Sensitivity Analysis vs Scenario Analysis

Investors must base their investment decisions on a set of assumptions and inputs. Sometimes, these assumptions may be uncertain and may impact their judgments. This impact comes in the form of investment risk. Therefore, investors may use various tools to assess the influence that these risks have and compare them with the benefits.

Among the tools that investors use to assess the impact of investment risk, two of the prevalent ones are sensitivity and scenario analysis. They are different from each other in various aspects. It is crucial to look at both of them to understand how they differ from each other.

What is Sensitivity Analysis?

Sensitivity analysis is a tool that investors use in financial modeling. It helps them analyze how different values in a set of independent variables affect a specific dependent variable. Usually, investors can control and specify the conditions that may dictate the relationship between the variables. While sensitivity analysis is prevalent in finance, it also has uses in other fields such as economics, geography, and engineering.

Sensitivity analysis works by establishing two variables, an input, and a target variable. It then uses the input variable to see how the target variable reacts to changes in it. The most common form of sensitivity analysis is the what-if analysis, also known as simulation analysis. By creating a set of variables, users can determine the relationship between them.

Users also analyze both the target and input variables when conducting a sensitivity analysis. During that, users examine how the changes in one affect the other. Through these changes, they can determine the relationship between those variables.

Through sensitivity analysis, users can make a prediction based on the established relationships between variables. For example, investors may use it to predict the changes in the share prices of specific companies. They may use various variables such as the company’s earnings, its number of shares outstanding, its leverage, etc.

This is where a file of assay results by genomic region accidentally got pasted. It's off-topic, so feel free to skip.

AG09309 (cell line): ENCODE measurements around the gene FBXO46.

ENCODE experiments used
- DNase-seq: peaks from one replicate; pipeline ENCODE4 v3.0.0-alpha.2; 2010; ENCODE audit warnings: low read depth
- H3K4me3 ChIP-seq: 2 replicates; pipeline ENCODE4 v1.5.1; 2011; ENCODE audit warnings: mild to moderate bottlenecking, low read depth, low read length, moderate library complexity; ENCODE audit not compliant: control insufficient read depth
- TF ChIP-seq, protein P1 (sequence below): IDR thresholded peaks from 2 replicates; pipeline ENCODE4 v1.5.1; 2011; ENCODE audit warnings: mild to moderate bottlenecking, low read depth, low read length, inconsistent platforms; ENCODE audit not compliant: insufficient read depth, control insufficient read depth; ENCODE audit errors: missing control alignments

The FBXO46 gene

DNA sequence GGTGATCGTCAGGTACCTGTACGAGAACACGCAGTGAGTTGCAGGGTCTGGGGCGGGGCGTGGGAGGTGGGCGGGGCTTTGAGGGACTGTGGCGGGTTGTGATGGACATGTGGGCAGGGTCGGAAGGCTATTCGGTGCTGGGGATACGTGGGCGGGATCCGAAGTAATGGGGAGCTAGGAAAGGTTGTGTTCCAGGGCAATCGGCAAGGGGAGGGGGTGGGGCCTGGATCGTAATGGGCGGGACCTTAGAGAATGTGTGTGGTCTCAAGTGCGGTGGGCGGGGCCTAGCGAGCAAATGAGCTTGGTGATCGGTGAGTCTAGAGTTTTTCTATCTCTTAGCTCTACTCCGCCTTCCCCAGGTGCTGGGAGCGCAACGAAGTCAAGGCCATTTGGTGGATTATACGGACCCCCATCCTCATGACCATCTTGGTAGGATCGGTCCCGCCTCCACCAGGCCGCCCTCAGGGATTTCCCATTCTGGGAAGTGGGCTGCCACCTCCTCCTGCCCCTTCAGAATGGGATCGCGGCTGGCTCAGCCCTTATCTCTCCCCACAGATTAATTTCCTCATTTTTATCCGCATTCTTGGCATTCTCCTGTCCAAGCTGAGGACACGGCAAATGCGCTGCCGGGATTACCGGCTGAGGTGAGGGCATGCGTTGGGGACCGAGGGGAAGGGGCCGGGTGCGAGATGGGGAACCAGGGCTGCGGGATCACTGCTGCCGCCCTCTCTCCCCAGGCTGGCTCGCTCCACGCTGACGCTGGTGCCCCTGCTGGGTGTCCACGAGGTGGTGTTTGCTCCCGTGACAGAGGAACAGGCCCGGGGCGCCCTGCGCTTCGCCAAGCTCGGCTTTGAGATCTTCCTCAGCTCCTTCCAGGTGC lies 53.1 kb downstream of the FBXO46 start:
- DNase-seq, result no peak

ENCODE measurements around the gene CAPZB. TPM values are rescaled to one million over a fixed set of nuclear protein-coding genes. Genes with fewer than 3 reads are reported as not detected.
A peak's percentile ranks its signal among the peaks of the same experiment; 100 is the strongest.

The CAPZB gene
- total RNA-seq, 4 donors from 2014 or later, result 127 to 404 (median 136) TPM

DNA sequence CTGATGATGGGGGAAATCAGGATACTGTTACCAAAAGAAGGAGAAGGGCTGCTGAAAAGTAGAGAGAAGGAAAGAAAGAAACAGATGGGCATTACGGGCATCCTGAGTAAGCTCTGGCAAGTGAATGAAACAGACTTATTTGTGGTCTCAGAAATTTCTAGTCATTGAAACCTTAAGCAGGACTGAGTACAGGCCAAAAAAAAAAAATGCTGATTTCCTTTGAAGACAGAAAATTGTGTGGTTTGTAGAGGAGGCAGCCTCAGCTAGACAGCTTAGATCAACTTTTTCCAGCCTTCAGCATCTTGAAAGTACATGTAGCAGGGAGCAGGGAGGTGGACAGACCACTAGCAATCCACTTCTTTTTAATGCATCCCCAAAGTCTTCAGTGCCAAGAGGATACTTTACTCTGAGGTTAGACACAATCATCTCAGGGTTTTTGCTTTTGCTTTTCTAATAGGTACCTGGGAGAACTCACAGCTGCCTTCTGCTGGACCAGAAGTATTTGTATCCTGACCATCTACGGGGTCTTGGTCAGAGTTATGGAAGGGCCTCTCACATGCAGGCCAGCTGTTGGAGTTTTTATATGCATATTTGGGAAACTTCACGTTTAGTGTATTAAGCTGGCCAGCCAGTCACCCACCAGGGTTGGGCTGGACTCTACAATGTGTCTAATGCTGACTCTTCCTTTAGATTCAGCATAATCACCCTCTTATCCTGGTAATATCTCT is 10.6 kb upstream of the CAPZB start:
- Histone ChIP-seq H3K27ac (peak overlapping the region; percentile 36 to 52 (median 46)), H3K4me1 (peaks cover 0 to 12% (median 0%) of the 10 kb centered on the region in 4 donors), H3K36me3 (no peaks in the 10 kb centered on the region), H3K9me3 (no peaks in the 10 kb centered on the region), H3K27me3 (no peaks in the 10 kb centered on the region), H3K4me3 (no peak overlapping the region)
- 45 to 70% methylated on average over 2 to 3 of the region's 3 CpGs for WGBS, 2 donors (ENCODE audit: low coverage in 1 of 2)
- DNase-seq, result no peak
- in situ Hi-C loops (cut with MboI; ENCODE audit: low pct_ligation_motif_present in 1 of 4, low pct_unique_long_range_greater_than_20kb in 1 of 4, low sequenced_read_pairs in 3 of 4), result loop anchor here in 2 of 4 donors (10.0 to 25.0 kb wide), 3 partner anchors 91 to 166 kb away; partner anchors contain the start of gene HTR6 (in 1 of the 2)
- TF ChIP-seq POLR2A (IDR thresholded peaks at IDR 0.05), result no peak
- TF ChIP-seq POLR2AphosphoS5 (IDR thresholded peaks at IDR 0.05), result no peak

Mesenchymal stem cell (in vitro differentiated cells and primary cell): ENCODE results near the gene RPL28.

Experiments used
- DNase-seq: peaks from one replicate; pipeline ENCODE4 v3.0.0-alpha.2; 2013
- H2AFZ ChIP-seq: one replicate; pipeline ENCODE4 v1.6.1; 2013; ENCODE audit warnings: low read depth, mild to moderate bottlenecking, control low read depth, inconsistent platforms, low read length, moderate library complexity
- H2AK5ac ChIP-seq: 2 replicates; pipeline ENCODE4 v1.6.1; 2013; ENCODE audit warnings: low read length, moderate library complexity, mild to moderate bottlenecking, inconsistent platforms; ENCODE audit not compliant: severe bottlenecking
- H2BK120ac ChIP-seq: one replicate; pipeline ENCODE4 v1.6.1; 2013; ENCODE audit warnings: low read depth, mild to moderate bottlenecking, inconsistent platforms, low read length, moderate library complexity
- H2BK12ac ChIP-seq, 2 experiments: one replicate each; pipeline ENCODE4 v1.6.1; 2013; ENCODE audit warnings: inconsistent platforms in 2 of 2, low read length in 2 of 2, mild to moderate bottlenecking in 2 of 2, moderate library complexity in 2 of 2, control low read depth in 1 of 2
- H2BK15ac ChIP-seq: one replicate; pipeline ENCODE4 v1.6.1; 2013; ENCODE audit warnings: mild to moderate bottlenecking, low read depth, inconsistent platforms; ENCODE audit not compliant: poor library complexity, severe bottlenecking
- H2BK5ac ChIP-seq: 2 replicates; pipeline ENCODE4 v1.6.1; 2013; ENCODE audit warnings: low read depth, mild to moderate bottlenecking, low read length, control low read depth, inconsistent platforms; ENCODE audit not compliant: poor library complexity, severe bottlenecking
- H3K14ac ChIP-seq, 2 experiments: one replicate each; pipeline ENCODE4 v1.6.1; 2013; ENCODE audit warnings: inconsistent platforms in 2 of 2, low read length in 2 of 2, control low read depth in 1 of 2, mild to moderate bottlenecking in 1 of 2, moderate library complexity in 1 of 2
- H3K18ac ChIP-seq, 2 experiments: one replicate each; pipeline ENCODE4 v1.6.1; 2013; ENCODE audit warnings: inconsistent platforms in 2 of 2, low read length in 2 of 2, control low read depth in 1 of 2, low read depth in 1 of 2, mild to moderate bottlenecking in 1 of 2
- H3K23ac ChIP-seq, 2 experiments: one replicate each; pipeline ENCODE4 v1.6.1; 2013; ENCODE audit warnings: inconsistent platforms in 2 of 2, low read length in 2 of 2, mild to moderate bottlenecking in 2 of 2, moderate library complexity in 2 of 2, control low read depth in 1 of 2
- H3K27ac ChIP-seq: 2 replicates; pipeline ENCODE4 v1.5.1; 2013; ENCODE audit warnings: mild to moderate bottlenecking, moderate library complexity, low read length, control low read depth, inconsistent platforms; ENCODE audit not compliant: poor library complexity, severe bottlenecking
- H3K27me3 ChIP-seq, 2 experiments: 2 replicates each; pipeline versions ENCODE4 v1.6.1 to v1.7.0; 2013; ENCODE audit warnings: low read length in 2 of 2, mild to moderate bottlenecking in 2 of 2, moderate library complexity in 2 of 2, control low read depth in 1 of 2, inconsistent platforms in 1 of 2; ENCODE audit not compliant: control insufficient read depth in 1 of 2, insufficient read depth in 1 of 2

Overall, sensitivity analysis allows users to produce forecasts based on historical data. Once investors study all the variables and their related outcomes, they can make various decisions about their investments.

What is Scenario Analysis?

Scenario analysis involves examining and evaluating possible scenarios or events that may occur in the future. Based on these scenarios, it helps users predict various possible outcomes or results. It is another tool used in financial modeling, sometimes alongside sensitivity analysis. Investors may use it to estimate changes in the value of shares. They can base it on favourable or unfavourable events that may impact the company.

With scenario analysis, users establish several scenarios to estimate future results. They can make various assumptions about each scenario and evaluate how those assumptions will impact their decisions. While users utilize sensitivity analysis for estimations, scenario analysis is more applicable for risk assessment.

Users can also use scenario analysis to evaluate the worst-case and best-case scenarios. It can help them in stress testing. Users can use computer simulation techniques to test the resilience of their investment portfolios against possible future threats. As mentioned, these tests can help in measuring investment risk and adequacy of assets.

Investors can use various methods to perform scenario analysis. Among those, the most common method is to measure the standard deviation of their security returns. They can calculate the expected value for their portfolio if each security generates variable standard deviations from the average return.

Conclusion

Sensitivity analysis and scenario analysis are two tools that investors may use for their investments. Sensitivity analysis helps them determine the relationship between an independent and dependent variable. Based on this relationship, they can make predictions or estimations. Scenario analysis helps investors evaluate the investment risk associated with their portfolio.

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